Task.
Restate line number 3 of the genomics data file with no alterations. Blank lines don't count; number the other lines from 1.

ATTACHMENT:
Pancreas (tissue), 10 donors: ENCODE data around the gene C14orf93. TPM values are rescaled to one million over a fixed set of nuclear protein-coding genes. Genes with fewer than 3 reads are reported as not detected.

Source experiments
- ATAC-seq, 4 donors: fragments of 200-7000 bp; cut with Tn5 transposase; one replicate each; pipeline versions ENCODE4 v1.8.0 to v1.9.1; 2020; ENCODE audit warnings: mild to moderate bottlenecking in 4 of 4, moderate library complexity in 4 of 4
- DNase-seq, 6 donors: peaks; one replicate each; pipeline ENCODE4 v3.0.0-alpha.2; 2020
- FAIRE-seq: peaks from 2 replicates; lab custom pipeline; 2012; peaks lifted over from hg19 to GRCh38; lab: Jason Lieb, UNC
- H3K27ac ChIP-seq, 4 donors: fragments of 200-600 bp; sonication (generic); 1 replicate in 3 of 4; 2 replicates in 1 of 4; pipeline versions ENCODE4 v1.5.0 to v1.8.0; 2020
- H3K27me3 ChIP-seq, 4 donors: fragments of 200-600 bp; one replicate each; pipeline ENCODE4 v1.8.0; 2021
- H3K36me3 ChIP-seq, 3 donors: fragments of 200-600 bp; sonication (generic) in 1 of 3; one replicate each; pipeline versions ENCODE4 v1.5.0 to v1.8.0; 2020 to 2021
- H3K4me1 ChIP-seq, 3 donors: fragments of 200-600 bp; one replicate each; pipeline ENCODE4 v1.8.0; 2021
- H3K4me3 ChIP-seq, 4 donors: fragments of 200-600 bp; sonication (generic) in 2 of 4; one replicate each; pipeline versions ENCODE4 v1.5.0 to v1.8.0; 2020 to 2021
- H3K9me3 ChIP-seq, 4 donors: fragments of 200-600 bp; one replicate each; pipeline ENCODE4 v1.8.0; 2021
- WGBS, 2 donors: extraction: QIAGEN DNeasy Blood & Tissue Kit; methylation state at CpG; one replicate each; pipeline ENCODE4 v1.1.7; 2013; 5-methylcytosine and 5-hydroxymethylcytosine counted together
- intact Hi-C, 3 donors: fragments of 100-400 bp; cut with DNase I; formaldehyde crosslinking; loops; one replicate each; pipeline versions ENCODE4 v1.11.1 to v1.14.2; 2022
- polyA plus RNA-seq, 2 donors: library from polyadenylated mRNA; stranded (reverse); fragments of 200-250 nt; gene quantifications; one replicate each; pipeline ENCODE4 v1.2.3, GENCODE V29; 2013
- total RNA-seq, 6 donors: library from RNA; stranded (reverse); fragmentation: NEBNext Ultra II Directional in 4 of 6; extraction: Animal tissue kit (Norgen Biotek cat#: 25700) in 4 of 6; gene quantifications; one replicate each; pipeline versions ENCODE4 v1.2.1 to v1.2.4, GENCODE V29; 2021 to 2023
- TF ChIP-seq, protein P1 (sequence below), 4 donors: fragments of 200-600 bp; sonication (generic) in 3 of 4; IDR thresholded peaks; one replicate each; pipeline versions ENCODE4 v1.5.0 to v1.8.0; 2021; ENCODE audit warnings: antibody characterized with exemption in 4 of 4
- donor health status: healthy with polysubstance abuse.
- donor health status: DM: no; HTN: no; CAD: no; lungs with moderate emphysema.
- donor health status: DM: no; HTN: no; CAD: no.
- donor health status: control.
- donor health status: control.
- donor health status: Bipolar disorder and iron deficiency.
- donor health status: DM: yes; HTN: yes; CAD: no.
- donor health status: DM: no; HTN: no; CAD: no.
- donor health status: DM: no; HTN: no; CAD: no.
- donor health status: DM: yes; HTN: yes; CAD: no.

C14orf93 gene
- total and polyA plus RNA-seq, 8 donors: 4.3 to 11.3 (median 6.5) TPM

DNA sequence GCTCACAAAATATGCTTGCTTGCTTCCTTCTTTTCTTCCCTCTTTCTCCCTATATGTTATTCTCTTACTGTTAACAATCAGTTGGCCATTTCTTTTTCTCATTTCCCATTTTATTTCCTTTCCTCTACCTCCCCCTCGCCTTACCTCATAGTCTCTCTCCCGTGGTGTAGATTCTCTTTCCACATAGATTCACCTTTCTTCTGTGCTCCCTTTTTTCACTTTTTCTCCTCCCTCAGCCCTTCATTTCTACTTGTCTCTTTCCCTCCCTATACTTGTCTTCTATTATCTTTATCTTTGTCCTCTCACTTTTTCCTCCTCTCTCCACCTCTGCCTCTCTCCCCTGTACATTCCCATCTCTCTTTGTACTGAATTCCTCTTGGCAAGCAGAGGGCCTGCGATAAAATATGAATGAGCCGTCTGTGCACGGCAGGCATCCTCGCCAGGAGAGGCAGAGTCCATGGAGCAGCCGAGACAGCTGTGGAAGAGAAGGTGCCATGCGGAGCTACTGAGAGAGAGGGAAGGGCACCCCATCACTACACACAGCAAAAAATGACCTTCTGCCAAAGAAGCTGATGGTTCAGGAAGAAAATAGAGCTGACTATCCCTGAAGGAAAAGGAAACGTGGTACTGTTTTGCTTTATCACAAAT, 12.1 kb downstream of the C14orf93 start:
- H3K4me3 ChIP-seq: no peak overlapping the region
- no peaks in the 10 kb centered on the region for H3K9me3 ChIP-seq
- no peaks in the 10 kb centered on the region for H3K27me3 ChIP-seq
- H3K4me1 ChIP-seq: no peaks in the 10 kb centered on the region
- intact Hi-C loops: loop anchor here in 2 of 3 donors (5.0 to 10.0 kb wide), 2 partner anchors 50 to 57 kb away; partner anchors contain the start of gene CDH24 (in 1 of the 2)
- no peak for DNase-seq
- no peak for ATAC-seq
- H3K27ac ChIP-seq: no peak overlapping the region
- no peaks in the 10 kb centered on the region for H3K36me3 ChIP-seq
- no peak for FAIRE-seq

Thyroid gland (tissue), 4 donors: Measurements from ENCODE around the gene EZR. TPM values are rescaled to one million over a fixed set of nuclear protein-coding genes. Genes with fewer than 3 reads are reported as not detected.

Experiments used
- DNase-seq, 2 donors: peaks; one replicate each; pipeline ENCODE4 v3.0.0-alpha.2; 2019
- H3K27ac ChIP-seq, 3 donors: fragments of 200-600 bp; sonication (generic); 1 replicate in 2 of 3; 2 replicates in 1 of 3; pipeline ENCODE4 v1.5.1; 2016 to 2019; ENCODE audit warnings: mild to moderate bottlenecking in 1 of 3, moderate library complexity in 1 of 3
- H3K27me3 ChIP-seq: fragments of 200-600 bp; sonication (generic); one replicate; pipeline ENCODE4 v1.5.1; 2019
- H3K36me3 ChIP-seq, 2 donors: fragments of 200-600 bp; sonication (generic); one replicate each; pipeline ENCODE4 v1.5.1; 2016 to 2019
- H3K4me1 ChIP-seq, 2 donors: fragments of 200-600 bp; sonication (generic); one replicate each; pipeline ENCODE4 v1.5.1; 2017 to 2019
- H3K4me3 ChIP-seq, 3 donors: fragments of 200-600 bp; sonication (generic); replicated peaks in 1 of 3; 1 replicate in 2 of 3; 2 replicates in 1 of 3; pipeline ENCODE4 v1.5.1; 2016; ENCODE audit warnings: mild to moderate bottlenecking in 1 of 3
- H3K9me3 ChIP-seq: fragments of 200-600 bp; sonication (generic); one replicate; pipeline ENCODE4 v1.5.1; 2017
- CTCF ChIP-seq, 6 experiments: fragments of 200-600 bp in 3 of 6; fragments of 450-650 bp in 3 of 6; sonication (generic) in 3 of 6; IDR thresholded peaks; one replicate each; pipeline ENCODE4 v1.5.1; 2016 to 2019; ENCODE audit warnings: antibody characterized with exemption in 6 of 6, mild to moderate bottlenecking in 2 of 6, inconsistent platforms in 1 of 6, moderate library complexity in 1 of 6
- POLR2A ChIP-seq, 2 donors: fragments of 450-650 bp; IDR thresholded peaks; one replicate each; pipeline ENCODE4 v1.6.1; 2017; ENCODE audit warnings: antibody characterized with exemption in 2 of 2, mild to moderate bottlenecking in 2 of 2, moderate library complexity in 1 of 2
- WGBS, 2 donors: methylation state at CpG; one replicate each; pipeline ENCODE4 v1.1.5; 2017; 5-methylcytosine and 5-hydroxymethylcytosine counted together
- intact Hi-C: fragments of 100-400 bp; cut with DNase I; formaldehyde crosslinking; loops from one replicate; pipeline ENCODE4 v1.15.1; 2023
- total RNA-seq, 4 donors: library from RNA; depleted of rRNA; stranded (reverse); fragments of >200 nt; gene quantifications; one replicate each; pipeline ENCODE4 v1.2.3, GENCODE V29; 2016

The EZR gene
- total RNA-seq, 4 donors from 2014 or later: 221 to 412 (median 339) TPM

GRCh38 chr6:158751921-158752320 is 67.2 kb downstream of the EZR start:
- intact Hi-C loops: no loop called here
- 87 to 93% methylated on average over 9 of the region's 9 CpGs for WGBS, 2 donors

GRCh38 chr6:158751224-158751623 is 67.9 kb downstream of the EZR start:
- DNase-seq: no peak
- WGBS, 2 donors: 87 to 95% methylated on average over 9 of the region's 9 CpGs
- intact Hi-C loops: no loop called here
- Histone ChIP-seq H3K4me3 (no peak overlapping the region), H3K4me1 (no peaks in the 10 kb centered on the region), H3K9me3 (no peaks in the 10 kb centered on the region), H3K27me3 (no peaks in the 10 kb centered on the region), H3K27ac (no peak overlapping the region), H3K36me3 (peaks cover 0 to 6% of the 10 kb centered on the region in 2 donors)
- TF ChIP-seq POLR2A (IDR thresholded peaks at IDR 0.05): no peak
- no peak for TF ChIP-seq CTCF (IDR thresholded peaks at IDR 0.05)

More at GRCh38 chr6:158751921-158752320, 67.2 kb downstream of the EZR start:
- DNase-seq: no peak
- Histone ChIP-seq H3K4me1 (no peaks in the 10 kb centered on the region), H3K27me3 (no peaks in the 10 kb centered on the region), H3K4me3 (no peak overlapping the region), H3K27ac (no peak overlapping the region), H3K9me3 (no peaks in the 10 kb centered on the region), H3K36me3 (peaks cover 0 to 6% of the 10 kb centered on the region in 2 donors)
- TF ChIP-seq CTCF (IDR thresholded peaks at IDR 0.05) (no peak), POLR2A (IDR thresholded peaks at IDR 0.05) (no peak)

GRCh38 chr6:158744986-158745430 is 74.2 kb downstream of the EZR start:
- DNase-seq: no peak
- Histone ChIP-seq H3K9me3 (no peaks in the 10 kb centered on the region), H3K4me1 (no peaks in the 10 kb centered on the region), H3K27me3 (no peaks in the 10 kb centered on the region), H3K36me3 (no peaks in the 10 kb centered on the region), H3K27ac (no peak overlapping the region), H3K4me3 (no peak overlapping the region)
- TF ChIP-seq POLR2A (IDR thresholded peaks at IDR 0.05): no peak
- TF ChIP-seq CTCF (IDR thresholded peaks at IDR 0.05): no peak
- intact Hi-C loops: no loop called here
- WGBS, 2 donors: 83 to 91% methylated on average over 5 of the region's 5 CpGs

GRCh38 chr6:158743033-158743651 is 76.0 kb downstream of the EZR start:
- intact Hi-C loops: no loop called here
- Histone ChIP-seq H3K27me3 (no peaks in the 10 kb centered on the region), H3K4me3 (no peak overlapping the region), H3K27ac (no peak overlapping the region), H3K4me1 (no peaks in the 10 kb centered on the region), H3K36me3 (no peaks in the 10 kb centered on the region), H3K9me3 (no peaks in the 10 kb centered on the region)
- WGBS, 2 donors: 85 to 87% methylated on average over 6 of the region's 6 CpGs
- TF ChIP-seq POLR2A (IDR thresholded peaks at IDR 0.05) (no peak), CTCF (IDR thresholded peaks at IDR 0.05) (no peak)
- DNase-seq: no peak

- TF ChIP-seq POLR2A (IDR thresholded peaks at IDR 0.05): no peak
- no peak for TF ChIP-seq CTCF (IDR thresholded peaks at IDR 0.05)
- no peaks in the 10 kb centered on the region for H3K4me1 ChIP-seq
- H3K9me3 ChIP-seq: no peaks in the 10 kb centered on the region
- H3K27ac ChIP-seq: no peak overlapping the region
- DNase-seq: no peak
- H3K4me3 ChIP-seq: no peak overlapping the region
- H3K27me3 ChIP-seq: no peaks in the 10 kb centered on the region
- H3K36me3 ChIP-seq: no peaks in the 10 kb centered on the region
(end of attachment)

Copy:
- ATAC-seq, 4 donors: fragments of 200-7000 bp; cut with Tn5 transposase; one replicate each; pipeline versions ENCODE4 v1.8.0 to v1.9.1; 2020; ENCODE audit warnings: mild to moderate bottlenecking in 4 of 4, moderate library complexity in 4 of 4